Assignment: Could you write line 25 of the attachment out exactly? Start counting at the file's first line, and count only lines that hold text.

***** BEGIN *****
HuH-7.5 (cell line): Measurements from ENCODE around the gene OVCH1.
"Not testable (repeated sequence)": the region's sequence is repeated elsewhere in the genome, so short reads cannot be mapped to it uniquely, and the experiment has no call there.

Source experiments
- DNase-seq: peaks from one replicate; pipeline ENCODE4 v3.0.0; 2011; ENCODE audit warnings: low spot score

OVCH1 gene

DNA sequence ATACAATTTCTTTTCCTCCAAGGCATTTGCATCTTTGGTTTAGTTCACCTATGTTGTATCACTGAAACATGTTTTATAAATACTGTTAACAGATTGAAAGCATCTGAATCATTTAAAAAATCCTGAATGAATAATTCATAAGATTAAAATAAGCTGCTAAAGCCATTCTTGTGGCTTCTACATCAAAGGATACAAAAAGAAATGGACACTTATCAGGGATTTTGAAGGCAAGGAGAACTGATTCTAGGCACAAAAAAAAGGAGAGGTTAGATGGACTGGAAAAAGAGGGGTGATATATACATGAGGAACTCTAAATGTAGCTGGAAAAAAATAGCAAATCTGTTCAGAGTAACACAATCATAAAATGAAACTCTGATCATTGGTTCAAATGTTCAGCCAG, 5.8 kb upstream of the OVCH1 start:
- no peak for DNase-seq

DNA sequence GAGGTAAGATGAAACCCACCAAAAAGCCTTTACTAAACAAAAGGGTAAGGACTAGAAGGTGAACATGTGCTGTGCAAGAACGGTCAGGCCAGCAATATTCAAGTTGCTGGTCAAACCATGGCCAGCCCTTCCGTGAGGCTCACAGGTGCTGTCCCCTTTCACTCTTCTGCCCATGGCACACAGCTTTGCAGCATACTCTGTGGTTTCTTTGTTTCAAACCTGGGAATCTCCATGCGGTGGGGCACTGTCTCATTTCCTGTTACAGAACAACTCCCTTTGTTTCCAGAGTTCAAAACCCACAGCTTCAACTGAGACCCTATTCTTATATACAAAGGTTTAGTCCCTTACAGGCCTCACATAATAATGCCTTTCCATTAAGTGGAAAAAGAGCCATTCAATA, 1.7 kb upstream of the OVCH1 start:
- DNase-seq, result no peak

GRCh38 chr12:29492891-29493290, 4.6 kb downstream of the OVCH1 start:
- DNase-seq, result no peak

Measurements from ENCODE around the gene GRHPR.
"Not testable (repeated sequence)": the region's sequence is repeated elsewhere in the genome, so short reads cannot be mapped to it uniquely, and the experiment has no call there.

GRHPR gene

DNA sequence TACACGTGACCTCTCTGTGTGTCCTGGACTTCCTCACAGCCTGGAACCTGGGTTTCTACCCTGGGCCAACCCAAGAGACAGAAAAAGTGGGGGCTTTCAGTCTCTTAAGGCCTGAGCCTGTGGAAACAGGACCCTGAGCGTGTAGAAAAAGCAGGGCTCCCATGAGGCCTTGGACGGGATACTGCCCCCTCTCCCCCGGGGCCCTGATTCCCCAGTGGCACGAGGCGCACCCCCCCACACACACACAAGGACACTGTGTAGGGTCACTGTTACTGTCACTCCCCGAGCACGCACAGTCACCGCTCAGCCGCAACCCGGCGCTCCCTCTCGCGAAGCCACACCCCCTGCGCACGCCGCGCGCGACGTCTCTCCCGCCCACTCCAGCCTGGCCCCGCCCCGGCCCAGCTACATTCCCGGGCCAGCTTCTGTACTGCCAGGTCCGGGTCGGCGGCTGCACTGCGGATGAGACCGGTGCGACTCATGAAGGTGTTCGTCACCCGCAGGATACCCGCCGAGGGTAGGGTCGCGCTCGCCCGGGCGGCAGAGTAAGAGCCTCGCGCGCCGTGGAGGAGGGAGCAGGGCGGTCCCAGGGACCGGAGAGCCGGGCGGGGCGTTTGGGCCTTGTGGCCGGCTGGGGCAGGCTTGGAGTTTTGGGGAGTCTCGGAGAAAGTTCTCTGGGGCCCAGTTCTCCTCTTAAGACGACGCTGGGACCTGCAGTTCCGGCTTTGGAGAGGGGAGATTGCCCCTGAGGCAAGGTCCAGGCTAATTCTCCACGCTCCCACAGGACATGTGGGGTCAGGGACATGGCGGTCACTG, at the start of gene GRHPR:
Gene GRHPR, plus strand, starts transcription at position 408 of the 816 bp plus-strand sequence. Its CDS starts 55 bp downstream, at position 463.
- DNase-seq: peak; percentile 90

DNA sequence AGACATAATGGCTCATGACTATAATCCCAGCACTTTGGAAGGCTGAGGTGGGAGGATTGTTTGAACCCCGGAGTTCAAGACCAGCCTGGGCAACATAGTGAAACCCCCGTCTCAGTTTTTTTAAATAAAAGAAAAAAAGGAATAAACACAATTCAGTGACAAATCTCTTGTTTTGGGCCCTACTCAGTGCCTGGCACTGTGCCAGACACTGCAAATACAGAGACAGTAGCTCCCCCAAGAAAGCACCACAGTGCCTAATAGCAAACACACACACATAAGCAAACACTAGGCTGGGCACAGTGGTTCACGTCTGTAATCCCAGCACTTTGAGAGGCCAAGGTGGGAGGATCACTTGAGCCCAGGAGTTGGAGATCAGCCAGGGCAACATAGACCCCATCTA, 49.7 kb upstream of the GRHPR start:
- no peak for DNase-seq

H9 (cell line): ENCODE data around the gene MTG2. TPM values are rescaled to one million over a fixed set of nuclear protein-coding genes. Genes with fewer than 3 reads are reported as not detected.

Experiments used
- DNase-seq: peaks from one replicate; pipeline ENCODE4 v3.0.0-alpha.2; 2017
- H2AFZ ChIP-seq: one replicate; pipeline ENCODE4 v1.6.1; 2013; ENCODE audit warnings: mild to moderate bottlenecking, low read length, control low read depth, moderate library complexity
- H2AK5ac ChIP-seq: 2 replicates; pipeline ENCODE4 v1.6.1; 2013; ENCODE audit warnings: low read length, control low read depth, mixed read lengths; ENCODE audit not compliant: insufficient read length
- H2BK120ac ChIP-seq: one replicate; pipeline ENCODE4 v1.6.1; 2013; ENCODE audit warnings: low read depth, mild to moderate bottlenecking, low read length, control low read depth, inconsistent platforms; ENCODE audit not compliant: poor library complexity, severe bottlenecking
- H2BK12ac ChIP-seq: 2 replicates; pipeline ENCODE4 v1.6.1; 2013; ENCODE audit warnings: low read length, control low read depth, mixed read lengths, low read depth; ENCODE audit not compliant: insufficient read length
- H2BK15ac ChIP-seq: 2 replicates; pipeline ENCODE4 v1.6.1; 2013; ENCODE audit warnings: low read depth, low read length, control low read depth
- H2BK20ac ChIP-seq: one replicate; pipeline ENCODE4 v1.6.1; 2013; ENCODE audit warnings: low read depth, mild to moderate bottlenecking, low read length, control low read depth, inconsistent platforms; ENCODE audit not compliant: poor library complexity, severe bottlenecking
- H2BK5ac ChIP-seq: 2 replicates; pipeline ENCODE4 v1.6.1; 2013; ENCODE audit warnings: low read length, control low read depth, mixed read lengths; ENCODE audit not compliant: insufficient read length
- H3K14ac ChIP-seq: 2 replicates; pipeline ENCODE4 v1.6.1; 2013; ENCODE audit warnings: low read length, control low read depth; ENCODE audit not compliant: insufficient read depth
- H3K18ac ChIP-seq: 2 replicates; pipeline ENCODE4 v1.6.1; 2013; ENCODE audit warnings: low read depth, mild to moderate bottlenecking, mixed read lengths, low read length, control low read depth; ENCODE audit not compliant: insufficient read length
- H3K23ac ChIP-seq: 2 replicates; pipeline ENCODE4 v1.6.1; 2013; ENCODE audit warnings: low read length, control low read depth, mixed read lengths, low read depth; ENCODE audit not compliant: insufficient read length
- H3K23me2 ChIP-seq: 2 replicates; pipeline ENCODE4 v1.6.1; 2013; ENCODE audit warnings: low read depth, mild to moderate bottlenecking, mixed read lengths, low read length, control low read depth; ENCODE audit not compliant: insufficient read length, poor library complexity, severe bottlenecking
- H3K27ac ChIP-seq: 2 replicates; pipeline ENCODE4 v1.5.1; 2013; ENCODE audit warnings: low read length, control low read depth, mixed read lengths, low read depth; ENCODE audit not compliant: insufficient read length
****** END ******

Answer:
- H2BK120ac ChIP-seq: one replicate; pipeline ENCODE4 v1.6.1; 2013; ENCODE audit warnings: low read depth, mild to moderate bottlenecking, low read length, control low read depth, inconsistent platforms; ENCODE audit not compliant: poor library complexity, severe bottlenecking